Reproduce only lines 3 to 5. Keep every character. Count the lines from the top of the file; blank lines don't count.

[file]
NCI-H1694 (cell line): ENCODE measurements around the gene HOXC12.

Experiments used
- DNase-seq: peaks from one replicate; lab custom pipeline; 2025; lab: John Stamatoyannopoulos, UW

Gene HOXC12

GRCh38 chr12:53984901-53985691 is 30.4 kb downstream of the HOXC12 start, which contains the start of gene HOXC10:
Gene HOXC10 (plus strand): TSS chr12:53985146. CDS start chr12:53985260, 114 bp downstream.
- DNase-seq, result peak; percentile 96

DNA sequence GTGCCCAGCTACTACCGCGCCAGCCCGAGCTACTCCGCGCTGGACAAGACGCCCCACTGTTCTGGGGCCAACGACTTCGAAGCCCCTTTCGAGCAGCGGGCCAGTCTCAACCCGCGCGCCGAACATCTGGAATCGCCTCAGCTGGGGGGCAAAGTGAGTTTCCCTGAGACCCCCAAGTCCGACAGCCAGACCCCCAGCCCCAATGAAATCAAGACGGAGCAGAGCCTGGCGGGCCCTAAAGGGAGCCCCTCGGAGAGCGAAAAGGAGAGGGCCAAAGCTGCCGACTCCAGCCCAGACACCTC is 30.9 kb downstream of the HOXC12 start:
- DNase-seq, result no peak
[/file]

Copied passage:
- DNase-seq: peaks from one replicate; lab custom pipeline; 2025; lab: John Stamatoyannopoulos, UW

Gene HOXC12

GRCh38 chr12:53984901-53985691 is 30.4 kb downstream of the HOXC12 start, which contains the start of gene HOXC10: